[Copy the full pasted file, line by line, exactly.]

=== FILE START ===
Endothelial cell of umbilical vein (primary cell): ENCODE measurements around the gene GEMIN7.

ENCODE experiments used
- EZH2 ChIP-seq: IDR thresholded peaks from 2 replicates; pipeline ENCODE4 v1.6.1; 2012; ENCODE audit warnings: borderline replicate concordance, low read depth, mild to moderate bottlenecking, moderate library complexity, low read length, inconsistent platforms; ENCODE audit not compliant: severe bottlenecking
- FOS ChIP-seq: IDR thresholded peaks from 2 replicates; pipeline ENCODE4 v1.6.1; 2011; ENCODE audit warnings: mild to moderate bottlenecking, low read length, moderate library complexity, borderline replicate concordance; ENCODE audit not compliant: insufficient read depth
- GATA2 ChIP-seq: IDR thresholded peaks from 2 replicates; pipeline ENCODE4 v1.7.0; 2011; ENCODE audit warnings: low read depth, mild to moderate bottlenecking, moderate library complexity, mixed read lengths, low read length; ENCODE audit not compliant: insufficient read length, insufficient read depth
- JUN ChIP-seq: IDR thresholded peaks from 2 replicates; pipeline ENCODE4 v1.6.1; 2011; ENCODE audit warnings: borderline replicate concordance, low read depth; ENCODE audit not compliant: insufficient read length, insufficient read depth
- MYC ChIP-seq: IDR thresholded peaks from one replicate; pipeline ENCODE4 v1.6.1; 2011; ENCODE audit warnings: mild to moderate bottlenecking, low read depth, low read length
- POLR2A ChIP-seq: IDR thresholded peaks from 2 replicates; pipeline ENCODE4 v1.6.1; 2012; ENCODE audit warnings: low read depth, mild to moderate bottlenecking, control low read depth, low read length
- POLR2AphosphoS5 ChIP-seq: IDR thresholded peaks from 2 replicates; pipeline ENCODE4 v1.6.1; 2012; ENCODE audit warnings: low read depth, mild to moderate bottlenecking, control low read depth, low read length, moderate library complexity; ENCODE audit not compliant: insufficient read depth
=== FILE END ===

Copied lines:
Endothelial cell of umbilical vein (primary cell): ENCODE measurements around the gene GEMIN7.

ENCODE experiments used
- EZH2 ChIP-seq: IDR thresholded peaks from 2 replicates; pipeline ENCODE4 v1.6.1; 2012; ENCODE audit warnings: borderline replicate concordance, low read depth, mild to moderate bottlenecking, moderate library complexity, low read length, inconsistent platforms; ENCODE audit not compliant: severe bottlenecking
- FOS ChIP-seq: IDR thresholded peaks from 2 replicates; pipeline ENCODE4 v1.6.1; 2011; ENCODE audit warnings: mild to moderate bottlenecking, low read length, moderate library complexity, borderline replicate concordance; ENCODE audit not compliant: insufficient read depth
- GATA2 ChIP-seq: IDR thresholded peaks from 2 replicates; pipeline ENCODE4 v1.7.0; 2011; ENCODE audit warnings: low read depth, mild to moderate bottlenecking, moderate library complexity, mixed read lengths, low read length; ENCODE audit not compliant: insufficient read length, insufficient read depth
- JUN ChIP-seq: IDR thresholded peaks from 2 replicates; pipeline ENCODE4 v1.6.1; 2011; ENCODE audit warnings: borderline replicate concordance, low read depth; ENCODE audit not compliant: insufficient read length, insufficient read depth
- MYC ChIP-seq: IDR thresholded peaks from one replicate; pipeline ENCODE4 v1.6.1; 2011; ENCODE audit warnings: mild to moderate bottlenecking, low read depth, low read length
- POLR2A ChIP-seq: IDR thresholded peaks from 2 replicates; pipeline ENCODE4 v1.6.1; 2012; ENCODE audit warnings: low read depth, mild to moderate bottlenecking, control low read depth, low read length
- POLR2AphosphoS5 ChIP-seq: IDR thresholded peaks from 2 replicates; pipeline ENCODE4 v1.6.1; 2012; ENCODE audit warnings: low read depth, mild to moderate bottlenecking, control low read depth, low read length, moderate library complexity; ENCODE audit not compliant: insufficient read depth